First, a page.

Fortunately my loyal staff had opened the gate to her camp in the meantime. She had turned around and was on her way back.

The moment she was alongside the open gate I threw a piece of meat into the camp. She heard and saw it, stopped and fortunately trotted into her camp, took the meat and went deeper into the camp. Within seconds the gate was closed and the electric wires switched on. I heard the anxious calls from our magazine guest and staff. I answered in a quivering voice that Ziana and the dear Lord had spared me this time around.

One question remains going through my head! Why hadn’t she killed me anyway, then taken the meat and gone off?

The answer will probably always remain a mystery, but I have a gut feeling. Adriaan, my technology specialist, tried to film our guest’s visit in Pretoria with one of the unmanned video cameras. He could film parts of the incident with Ziana and on my still camera there were a few skew and out of focus photographs.

While studying the photographs, the video shots and the images of Ziana in my subconscious, we try to unravel Ziana’s mysterious behaviour, who runs towards me but does not attack me. The film material shows that she trotted calmly and did not seem aggressive. Her ears weren’t flat against her head, although she was focused. What does make Ziana dangerous is that she is not shy of humans and therefore very unpredictable.

My gut feel is that over a period of five years, with many hours spent with food and a camera next to her and her sister, ZaZa’s camps, a special relationship has developed between us. Her body language indicated that she only wanted her meat back and did not want to harm me. Obviously I also want to convince myself that Ziana knows the hate for leopards and that she is well looked after at Shayamanzi. Sometimes one gets discouraged and it seems as if leopards will not survive.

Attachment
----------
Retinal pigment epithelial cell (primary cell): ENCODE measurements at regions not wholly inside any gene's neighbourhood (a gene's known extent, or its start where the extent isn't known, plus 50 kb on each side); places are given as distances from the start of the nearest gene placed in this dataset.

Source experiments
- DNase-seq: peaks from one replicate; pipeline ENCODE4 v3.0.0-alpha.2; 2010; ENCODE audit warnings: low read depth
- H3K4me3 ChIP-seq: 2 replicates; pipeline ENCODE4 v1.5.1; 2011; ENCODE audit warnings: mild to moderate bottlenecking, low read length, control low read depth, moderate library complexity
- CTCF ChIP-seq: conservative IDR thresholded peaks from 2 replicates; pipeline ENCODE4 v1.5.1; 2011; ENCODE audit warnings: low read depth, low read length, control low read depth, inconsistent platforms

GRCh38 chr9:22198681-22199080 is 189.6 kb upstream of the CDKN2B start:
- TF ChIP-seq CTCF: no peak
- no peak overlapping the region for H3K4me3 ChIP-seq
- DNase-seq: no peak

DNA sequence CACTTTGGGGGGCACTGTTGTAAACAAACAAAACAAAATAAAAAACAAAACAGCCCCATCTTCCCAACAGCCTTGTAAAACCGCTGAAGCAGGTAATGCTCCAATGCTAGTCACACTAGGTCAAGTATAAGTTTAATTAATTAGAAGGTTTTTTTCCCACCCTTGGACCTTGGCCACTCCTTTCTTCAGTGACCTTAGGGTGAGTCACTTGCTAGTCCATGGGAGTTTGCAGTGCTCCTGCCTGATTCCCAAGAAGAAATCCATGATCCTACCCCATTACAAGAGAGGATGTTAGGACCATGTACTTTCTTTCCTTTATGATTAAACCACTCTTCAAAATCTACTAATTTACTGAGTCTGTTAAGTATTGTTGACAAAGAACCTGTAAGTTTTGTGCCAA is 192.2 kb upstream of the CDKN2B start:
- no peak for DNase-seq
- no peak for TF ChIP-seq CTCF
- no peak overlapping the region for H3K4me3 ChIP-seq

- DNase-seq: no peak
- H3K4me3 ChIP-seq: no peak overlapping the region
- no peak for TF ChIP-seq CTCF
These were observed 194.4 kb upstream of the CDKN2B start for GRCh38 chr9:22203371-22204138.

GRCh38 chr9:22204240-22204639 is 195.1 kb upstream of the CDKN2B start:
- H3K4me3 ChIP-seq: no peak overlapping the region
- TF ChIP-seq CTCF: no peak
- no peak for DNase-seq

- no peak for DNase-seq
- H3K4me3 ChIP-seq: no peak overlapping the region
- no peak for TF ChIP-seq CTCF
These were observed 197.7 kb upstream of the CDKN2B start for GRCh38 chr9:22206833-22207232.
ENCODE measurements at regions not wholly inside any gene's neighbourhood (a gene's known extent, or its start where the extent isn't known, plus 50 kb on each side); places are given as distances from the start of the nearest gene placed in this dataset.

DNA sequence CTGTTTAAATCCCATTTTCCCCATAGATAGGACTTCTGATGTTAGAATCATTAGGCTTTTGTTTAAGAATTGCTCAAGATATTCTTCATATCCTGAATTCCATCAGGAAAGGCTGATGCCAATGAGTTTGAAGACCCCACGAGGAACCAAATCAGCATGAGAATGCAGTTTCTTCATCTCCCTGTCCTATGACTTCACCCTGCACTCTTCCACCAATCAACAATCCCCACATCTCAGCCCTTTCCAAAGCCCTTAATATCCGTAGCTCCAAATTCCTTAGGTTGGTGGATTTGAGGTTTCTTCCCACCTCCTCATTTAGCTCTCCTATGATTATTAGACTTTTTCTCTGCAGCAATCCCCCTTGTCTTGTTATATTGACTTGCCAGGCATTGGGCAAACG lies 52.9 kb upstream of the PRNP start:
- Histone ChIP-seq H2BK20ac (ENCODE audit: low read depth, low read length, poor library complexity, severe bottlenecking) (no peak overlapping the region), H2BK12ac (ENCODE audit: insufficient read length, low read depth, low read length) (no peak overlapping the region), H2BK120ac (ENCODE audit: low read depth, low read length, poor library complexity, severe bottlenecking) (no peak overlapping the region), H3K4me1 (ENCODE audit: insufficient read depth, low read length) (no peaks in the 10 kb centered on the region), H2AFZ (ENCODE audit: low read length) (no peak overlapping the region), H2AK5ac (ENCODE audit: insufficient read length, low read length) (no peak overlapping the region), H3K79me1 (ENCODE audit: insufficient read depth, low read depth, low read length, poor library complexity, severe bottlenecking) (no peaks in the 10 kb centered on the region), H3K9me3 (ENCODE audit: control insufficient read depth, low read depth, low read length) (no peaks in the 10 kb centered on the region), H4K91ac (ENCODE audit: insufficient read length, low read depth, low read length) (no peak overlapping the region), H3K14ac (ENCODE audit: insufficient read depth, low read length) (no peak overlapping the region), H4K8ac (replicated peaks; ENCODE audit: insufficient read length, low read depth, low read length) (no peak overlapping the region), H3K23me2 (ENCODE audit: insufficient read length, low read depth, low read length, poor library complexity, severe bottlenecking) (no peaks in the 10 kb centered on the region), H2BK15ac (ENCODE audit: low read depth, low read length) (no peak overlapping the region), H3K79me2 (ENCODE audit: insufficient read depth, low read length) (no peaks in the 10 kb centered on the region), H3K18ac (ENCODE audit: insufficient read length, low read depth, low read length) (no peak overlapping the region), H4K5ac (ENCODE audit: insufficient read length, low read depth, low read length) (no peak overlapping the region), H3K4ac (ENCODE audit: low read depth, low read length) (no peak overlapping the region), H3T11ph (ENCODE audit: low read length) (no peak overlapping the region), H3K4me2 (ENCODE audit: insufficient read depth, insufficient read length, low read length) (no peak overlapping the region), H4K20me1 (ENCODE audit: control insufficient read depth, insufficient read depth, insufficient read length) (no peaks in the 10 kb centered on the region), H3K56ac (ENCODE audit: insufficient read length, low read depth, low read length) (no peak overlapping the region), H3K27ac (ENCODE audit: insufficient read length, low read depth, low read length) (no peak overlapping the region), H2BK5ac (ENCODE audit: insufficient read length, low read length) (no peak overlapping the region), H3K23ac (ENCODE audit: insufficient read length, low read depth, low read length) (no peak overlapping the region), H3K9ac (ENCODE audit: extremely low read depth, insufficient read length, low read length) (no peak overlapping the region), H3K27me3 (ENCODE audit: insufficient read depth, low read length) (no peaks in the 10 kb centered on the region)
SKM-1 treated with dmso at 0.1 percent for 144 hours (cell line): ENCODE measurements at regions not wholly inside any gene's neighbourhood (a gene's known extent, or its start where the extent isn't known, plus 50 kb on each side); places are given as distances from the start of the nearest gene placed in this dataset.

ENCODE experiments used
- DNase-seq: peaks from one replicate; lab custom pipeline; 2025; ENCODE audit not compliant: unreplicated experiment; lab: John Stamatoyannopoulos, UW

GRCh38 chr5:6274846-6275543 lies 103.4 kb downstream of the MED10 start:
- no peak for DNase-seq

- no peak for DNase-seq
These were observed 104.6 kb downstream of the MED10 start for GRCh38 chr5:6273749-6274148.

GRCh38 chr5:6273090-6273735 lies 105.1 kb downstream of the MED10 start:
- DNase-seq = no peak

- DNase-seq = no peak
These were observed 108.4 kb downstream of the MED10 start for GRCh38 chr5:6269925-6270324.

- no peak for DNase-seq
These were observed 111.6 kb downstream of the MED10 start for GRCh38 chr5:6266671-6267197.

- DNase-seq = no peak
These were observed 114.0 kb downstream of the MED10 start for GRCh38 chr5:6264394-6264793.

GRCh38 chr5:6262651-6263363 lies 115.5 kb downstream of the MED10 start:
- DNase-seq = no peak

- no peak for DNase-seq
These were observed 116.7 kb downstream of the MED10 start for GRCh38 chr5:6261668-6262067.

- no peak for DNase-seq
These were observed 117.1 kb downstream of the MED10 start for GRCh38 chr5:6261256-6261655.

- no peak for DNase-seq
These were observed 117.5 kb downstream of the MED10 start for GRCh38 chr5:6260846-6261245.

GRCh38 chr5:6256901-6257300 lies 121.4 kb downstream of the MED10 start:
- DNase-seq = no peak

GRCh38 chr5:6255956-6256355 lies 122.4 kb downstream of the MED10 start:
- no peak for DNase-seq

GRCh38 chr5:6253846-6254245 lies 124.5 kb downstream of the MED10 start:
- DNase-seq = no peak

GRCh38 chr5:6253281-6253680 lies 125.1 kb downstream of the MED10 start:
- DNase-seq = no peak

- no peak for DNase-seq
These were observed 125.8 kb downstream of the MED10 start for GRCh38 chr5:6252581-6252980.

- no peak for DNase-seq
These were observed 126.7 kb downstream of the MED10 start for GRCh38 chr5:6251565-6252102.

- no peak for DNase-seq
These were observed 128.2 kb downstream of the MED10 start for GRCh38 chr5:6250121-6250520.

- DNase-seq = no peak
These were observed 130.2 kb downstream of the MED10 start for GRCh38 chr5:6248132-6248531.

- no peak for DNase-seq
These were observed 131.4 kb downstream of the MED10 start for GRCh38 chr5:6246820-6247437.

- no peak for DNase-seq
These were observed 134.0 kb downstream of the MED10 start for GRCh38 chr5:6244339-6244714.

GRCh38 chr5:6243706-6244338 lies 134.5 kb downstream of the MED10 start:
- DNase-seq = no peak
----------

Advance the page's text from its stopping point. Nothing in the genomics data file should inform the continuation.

If each game farmer only keeps two leopards in a camp with rocks, bush and trees and consider tourism, photography and even breeding (given permits), then 20 000 leopards can survive among 10 000 game farmers, even if it is in a large camp, i.e. not in a small, cement cage. Leopards are angry enough with each other to defend their territory to death. Much prey, and wrong prey for the environment, does attract many leopards, but the ratio remains intact. Kudu (ewes) prices remain low as their numbers remain high and they walk and breed among the leopards in the mountains, while a blesbuck will struggle to survive in the bushveld, even if it lives on a plain. Therefore, this is not a leopard problem, but a blesbuck problem or even worse, a problem caused by a management decision taken by a human.

Ziana, who definitely spared my life, encouraged me and strengthened my belief that Shayamanzi should continue to give leopards a second chance. During 12 years, 28 leopards have had a second chance at Shayamanzi. Our vision to fight for the survival of the leopard has not changed and with some balanced choices and even love for predators they can survive.

This story of Ziana has motivated us to have a song written, as we did for her sister, Zaza.